Trade talk with HŪF Design: What it means to be successful
Arianna Huffington’s book, Thrive (which compares success to a three legged stool of which money and power are two, but one leg is missing) has inspired Emma Lawton from HŪF Design to reassess her own take on what it means to be successful.
“Success is not final, failure is not fatal” – Winston Churchill
Sometimes I lay awake at night worrying whether I am a success or not. Would Mum and Dad have been proud of me?
What is success?
You could say that Mum and Dad were successful. Having been made redundant at 45, my Dad with Mum’s support, set up his own business. It was a slow burner but after two decades of sheer hard graft, the business was providing the family with a comfortable income and when the pair of them retired they were able to sell the company for a gratifying sum of money. That was their definition of success; money, nice cars, social standing. That was their reward for all their blood, sweat and tears. Their success came at a cost though. They were not in the best of health and their grown up daughters lived at the other end of the country.
Success is a state of mind
Our inbuilt prehistoric survival instinct requiring us to identify and respond to danger, means that our brains are predisposed to be more sensitive to unpleasant news than good news according to Hara Estroff Marano in Psychology today.
In other words it is completely natural that I am a glass half empty type of girl who relates very closely to Winnie the Pooh’s friend Eeyore!
I tend to overlook my successes. I forget that I have an honours degree but focus on my only getting a second. If you were to congratulate me on winning the BETA Innovation award I would be more than likely to defer by saying the designer was good.
However, the events of the last few years have forced me to re-evaluate things. I am owning my achievements without suffixing them with the word “but”. I passed my A Levels, I passed my driving test, I got an honours degree. I won an innovation award. Success!
Is success one big event?
And so it is that I have reconsidered my opinion that a person is either successful or unsuccessful. Instead, I now believe that people experience multiple instances of success and of failure through their lives.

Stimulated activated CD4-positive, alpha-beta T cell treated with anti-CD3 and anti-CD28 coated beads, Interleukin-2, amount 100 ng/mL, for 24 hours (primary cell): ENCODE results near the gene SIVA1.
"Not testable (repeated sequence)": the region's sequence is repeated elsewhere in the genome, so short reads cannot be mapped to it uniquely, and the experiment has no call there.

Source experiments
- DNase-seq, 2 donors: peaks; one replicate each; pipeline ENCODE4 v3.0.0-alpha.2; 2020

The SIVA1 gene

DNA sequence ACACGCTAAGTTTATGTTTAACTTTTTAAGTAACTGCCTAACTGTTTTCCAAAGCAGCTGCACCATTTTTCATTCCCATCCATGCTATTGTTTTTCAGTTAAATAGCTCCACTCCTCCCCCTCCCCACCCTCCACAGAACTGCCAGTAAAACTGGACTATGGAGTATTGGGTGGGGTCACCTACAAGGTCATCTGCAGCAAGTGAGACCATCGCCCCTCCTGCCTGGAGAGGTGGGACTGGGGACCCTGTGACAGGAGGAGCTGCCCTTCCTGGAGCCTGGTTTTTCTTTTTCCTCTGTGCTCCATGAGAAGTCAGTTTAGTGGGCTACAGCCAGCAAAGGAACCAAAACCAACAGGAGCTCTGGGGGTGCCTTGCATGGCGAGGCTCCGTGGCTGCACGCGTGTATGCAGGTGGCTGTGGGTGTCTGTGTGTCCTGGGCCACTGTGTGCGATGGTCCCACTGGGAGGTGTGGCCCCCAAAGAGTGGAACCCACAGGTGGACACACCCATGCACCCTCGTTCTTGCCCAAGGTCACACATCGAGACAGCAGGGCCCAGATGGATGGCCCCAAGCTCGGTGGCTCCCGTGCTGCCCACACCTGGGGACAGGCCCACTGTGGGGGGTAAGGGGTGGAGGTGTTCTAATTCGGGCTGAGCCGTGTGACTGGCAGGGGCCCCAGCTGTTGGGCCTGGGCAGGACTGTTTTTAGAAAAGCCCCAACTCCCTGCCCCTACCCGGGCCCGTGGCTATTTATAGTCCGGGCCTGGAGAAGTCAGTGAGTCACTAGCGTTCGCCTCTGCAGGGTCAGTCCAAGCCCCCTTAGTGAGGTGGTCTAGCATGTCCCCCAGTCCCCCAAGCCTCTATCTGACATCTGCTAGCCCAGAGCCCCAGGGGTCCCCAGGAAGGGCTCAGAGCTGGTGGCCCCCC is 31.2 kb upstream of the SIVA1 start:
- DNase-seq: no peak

In his TED talk in 2009, Richard St John explains how he had a very successful business but made the mistake of believing he had ‘Made It’ and stopped trying. His business failed and he had to go back to square one but he did not quit. In his experience success is a journey.
Is failure always bad?
Failure is Yang to the Ying of success. To me the fear of failure (atychiphobia) can be totally paralyzing. Alain de Botton in his Ted Talk in 2009, says that it is actually the fear of judgement and ridicule that we are afraid of, although one might be put off risking all if it meant not being able to keep a roof over one’s head.
If I’m going to redefine what success means to me, then I need to redefine failure too.
There has been a lot written about failure though and the prevailing view seems to be that although your efforts may not have brought the results you might have hoped for, we should not see that as the final outcome, but a rung on the ladder to success. Henry Ford said, “The only real mistake is the one from which we learn nothing.”
You’ll never get to the top of Everest by going for a stroll
It is easy to get sucked into the popularist view of success but how awful would it be to attain your vision and realise it’s not what you wanted after all. It is important to put your own measures of success into place which implies some kind of goal setting.
Goal setting is a subject in its own right. The trick is to be clear about your goal, how you will know when you’ve achieved it and when you want to have completed it by. And write it down. You are 42% more likely to achieve your goals by writing them down regularly.
“Life is what happens to you while you’re busy making other plans” – Allen Saunders, 1957
You can have the smartest goals in the world but there are times when life throws you a curved ball. Like your husband bringing his new girlfriend home, or having to be rushed into hospital with an infection in your knee joint. These life changing events can be the worst and the best things to happen to you. They force you to take a good look at yourself, your behaviours, and your beliefs. They are an opportunity to check your goals are still right for you and to correct your course if you’re heading off in the wrong direction.